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The Rector's Daughter av F. M. Mayor
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The Rector's Daughter (urspr publ 1924; utgåvan 1924)

av F. M. Mayor (Författare), Susan Hill (Inledning)

MedlemmarRecensionerPopularitetGenomsnittligt betygOmnämnanden
2871072,110 (3.9)51
Dedmayne Rectory is quietly decaying, its striped chintz and darkened rooms are a bastion of outmoded Victorian values. Here Mary has spent thirty-five years, devoting herself to her sister, now dead, and to her father, Canon Jocelyn. Although she is pitied by her neighbours for this muted existence, Mary is content. But when she meets Robert Herbert, Mary's ease is destroyed and years of suppressed emotion surface through her desire for him. First published in 1924 this novel is an impressive exploration of Mary's relationship with her father, of her need for Robert and the way in which, through each, she comes to a clearer understanding of love.… (mer)
Medlem:NickTaipei
Titel:The Rector's Daughter
Författare:F. M. Mayor (Författare)
Andra författare:Susan Hill (Inledning)
Info:Penguin Classics (1992), 224 pages
Samlingar:Fiction (PB)
Betyg:
Taggar:Ingen/inga

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The Rector's Daughter av F. M. Mayor (1924)

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'In her eyes Mary by her plainness was as cut off from men as a nun by her cloister'
By sally tarbox on 6 Jun. 2012
Format: Paperback
Virago Classics at its best in this engrossing tale of the plain middle-aged daughter of a stern but loving clergyman. Mary's spinster friend Dora is cheerfully resigned to her lot of church and charity work. But Mary secretly yearns for more:
'"I have longed for it"... "I have sometimes thought", Mary said with feeling, "the kisses-"
And then Mary's life seems to be changing...
Interesting to compare the different kinds of lives available to young people when this was written (1924)- the Victorian upbringing of Mary compared to the fast-living young set who crop up later in the book, with their slangy talk and affairs.
A heartily reccommended read; and the ending is so beautifully written. ( )
  starbox | Jul 9, 2016 |
No one could accuse F M Mayor of writing a cheerful story, but she certainly wrote a beautifully poignant one, and one I found very readable. I have been circling around this novel and The Third Miss Symons for some time, knowing already that there would be a degree of sadness to the stories of stagnant lives that Mayor appears to have particularly written about. I have Simon and Karen’s 1924 club to thank for giving me the nudge to read The Rector’s Daughter my first F M Mayor novel.

Flora M Mayor, like the woman she created in this novel was the daughter of a clergyman. However according to Janet Morgan in her introduction to this edition, Flora was nothing like her heroine Mary Jocelyn. I was rather delighted to learn that Flora seemed to have had quite a bit of spirit about her.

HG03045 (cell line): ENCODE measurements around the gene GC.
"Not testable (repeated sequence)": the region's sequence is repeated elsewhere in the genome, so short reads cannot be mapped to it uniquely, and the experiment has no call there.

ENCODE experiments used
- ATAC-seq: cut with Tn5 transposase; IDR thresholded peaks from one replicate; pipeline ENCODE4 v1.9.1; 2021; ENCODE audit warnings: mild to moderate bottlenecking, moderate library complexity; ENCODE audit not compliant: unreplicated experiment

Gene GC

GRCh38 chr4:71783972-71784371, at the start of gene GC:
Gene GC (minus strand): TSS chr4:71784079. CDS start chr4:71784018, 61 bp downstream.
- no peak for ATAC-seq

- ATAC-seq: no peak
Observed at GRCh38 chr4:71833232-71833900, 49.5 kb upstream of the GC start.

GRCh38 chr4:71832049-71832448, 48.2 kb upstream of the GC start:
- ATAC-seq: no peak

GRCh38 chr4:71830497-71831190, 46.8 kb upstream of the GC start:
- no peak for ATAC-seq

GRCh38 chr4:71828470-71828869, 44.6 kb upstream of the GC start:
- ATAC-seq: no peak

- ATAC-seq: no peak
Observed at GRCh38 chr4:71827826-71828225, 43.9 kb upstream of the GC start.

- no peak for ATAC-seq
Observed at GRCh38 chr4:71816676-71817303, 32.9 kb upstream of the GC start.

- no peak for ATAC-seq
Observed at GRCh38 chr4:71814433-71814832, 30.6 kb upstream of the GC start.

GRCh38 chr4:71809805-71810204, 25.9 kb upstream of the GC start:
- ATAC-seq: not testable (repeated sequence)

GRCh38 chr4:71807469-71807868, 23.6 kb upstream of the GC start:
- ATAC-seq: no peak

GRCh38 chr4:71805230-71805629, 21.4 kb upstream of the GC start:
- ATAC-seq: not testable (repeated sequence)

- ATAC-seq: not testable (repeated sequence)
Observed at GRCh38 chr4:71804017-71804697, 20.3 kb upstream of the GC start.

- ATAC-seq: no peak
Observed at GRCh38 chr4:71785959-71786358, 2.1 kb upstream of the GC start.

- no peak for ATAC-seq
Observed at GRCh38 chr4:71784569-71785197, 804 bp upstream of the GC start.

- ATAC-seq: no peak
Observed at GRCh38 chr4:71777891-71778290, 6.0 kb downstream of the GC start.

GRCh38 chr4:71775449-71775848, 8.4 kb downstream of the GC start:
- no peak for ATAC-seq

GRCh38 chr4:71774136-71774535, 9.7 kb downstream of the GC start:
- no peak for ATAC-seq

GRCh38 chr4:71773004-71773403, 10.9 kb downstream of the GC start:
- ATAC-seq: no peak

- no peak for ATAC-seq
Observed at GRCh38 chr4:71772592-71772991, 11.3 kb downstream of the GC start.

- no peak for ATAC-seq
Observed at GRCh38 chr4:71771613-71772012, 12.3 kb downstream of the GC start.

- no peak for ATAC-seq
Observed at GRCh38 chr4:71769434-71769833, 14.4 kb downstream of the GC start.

Mary Jocelyn is in her mid-thirties and already fading, her life has been one of quiet, respectful duty. Living in the home of her father Canon Jocelyn, Dedmayne Rectory a house as faded as its occupants, Mary is pitied by her neighbours for the reduced life she is living. Having devoted herself to her father, her recently deceased, disabled sister, and the few wants of the villagers Mary has little to look forward to. An occasional visit from her childhood friend Dora, a short holiday to Broadstairs with her Aunt, is what her life has become. Her father is an octogenarian of Victorian values, a man of cold reserve, he has no idea of Mary’s inner life, and he takes her and her continual presence for granted.

“She supposed her winter was passing as ordinary winters passed, but she was changing. She began to have longings she never had before. Her mind frequently recurred to the question which occupied Shakespeare’s heroines, ‘what is love?’

Lady Meryton is fond of poor Mary, and invites her to her garden party. Dora accompanies Mary – but it appears that although Mary is viewed as a little dull she is acceptable in a way that Dora never can be – the difference in their social standing perhaps inexplicable to us in 2015 is clear enough to Lady Meryton’s guests. One of these guests is Kathy, captivatingly beautiful, young, and blessed with all the effervescent fun and sarcastic wit of the age.

“Dora came from that section of the middle class which is so good and kind it cannot be rude. (Mary came from the section immediately above it which can)…”

When another parson, Robert Herbert comes back to the area, the son of an old friend of Canon Jocelyn; Mary’s suppressed emotional life is rocked. Mary falls in love with Mr Herbert, it would seem her feelings are returned, the two get along very well, and Mary recognises something of his feelings in the look he gives her when they are walking together. Mary allows herself briefly to dream, to wonder, and to hope. In a moment of rash confidence Mary writes to Dora of her hopes, and Dora’s reply only helps to encourage her. Nothing however is destined to be so happily straightforward for Mary.